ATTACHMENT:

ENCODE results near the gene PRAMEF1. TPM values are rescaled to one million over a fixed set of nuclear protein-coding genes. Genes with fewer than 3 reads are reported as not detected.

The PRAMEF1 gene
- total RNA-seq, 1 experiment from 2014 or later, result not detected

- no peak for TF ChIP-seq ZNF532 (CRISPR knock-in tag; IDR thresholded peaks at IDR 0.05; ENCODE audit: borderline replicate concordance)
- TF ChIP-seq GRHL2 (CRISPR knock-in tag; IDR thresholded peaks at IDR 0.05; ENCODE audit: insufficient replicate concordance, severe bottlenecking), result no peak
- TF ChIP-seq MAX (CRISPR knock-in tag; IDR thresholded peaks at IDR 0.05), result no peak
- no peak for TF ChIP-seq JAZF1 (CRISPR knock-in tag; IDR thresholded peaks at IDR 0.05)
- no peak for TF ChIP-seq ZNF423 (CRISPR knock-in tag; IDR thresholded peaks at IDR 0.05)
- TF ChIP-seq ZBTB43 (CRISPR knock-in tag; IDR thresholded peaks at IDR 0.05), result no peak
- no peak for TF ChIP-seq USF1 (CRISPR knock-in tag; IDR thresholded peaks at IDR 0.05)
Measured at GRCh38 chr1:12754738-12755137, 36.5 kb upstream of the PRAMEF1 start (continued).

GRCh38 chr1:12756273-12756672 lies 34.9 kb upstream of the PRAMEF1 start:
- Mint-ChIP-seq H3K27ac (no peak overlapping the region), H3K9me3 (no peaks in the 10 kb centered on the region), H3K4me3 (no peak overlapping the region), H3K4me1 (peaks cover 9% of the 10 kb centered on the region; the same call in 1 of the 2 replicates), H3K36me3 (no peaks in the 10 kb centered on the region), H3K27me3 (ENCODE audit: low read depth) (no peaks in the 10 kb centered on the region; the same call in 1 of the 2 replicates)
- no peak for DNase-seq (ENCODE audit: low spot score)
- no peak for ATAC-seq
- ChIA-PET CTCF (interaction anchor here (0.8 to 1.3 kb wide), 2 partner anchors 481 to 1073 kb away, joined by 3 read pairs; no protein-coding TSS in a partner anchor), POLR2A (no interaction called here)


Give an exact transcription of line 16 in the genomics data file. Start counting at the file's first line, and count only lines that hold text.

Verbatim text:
- ChIA-PET CTCF (interaction anchor here (0.8 to 1.3 kb wide), 2 partner anchors 481 to 1073 kb away, joined by 3 read pairs; no protein-coding TSS in a partner anchor), POLR2A (no interaction called here)